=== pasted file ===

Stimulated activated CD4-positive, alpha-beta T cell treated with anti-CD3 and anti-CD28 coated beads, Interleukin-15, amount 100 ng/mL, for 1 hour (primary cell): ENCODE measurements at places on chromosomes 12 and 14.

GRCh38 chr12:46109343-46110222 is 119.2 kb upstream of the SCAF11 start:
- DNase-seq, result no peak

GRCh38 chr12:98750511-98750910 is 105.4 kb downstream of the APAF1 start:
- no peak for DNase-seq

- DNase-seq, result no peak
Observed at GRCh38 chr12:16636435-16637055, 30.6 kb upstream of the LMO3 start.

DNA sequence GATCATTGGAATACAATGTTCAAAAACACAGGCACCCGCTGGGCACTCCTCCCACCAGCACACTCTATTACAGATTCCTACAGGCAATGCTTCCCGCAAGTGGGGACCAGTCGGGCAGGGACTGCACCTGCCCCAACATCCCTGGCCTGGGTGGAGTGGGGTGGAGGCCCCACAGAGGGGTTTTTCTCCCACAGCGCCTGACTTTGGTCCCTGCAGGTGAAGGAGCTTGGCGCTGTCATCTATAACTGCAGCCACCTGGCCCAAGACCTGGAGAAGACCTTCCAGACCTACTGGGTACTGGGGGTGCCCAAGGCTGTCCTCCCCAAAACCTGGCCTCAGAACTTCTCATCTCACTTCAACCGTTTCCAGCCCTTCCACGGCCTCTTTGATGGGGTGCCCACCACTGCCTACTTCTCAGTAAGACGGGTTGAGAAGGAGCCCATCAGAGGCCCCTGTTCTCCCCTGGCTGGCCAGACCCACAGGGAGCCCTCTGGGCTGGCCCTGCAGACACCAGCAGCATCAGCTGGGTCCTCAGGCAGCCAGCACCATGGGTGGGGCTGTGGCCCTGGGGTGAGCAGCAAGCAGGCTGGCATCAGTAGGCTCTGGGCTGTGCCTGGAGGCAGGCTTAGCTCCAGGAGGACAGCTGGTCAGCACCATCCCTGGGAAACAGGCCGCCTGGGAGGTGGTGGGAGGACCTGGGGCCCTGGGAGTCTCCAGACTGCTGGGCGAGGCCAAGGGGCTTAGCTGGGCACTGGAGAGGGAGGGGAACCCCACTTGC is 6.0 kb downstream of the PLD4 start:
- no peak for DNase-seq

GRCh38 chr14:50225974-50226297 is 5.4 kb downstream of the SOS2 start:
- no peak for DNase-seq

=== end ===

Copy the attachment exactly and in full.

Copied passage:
Stimulated activated CD4-positive, alpha-beta T cell treated with anti-CD3 and anti-CD28 coated beads, Interleukin-15, amount 100 ng/mL, for 1 hour (primary cell): ENCODE measurements at places on chromosomes 12 and 14.

GRCh38 chr12:46109343-46110222 is 119.2 kb upstream of the SCAF11 start:
- DNase-seq, result no peak

GRCh38 chr12:98750511-98750910 is 105.4 kb downstream of the APAF1 start:
- no peak for DNase-seq

- DNase-seq, result no peak
Observed at GRCh38 chr12:16636435-16637055, 30.6 kb upstream of the LMO3 start.

DNA sequence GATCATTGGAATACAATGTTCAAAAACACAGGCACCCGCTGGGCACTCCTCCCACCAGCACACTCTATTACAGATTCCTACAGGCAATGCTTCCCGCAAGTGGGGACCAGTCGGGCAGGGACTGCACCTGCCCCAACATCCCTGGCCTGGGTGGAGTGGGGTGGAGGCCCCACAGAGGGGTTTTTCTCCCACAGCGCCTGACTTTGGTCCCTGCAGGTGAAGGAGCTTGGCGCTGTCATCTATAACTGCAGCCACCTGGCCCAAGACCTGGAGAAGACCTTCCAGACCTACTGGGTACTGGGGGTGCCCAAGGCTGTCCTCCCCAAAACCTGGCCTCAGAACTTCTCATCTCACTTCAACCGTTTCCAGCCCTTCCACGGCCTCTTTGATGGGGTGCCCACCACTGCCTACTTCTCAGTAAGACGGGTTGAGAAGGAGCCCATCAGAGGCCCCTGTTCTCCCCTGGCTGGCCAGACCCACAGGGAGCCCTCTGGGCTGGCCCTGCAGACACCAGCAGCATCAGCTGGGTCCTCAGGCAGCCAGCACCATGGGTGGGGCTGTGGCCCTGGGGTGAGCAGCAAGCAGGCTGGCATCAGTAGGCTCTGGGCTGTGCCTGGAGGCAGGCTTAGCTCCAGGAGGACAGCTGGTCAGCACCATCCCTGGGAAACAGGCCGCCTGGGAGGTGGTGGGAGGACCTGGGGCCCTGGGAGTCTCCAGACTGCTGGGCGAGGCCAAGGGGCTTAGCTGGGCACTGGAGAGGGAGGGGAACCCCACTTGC is 6.0 kb downstream of the PLD4 start:
- no peak for DNase-seq

GRCh38 chr14:50225974-50226297 is 5.4 kb downstream of the SOS2 start:
- no peak for DNase-seq